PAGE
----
Research goes hand in hand with clinical practice, and Dr. Duran shared that nurse practitioners at Shriners Children’s are intricately involved in research that drives clinical improvements. When he started back at the hospital in 2016, two nurse practitioners (NPs) were on staff who primarily treated children in the outpatient clinic. He has grown the NP staff to five, including two longer-tenured NPs, Melissa DiPiro, CPNP, AC, PC, and Alysia O’Brien, MSN, CNP, who he describes as rocks of the inpatient care unit.

In addition to burn injuries, children come to the hospital for treatment of complex skin conditions, as well as plastic, laser and reconstructive surgeries for burn scars, wounds, trauma injuries, and cleft lip and cleft palate care. Dr. Duran reflected on the unique approach to care that attracted him to further his career at Shriners Children’s Boston. Whatever the patient’s injury or condition, care managers help the family navigate the process. An interdisciplinary team of clinicians meets daily for rounds to discuss individualized treatment plans for all inpatients. On the outpatient unit, a similar approach brings the team together for clinics focused on one specialty or another throughout the week. This holistic model is what gives Shriners Children's patients an experience that is seldom found elsewhere. The team works in concert to heal a child’s injuries, and motivate and guide them back to their regular activities.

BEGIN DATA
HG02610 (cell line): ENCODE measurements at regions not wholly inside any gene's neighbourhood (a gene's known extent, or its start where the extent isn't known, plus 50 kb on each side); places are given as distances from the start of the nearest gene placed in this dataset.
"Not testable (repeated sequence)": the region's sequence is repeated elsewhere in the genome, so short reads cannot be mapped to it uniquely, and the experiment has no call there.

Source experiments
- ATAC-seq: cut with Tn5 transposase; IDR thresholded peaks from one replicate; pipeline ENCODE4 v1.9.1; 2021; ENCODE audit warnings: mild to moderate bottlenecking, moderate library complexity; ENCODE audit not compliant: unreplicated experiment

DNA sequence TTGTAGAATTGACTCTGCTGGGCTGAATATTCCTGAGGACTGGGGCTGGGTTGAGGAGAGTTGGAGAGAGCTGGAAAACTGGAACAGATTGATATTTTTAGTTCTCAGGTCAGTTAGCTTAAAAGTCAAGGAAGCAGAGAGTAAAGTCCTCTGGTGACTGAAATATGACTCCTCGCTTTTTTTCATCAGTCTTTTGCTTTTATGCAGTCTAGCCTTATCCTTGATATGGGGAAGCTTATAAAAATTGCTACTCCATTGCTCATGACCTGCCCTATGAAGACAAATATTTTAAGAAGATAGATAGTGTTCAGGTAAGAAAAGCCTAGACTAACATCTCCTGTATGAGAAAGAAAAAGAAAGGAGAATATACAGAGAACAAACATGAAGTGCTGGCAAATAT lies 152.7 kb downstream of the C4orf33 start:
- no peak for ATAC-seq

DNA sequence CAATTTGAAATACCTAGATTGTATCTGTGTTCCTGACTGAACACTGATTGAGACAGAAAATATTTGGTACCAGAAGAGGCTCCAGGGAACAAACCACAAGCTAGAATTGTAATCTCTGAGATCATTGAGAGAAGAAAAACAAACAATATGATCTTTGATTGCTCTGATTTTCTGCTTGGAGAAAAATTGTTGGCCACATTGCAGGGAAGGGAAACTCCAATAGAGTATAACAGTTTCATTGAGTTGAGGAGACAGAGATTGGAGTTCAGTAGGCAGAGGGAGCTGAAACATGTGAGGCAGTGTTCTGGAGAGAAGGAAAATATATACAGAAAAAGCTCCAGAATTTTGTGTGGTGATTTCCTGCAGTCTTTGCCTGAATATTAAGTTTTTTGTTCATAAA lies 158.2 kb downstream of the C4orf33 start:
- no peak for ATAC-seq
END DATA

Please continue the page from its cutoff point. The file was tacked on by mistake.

Dr. Duran shared the example of an 11-year-old boy who was recently an inpatient, confined to his room for months after a catastrophic burn injury. Dr. Duran described this young patient as anxious and afraid, which is understandably common after a devastating event. After the highly-skilled team of nurses and physicians stabilized him, physical and occupational therapists worked to help him regain strength and mobility. With daily support from child life specialists who taught their patient-coping strategies for his anxiety, he was back to many of his regular activities. “It was so rewarding to see this young boy going from being afraid to leave his room to riding his bike around the playroom, laughing and playing with other patients. These are the moments that remind me of how profoundly we help children after injuries like his,” said Dr. Duran.

As a trainee and a fellow at Shriners, I was exposed to a unique approach to pediatric specialty care that encompasses all of the disciplines, including physical therapy, nutrition, pharmacy, care management, child life and psychiatry. You don’t see that in other facilities and I was highly motivated to become part of such an outstanding program.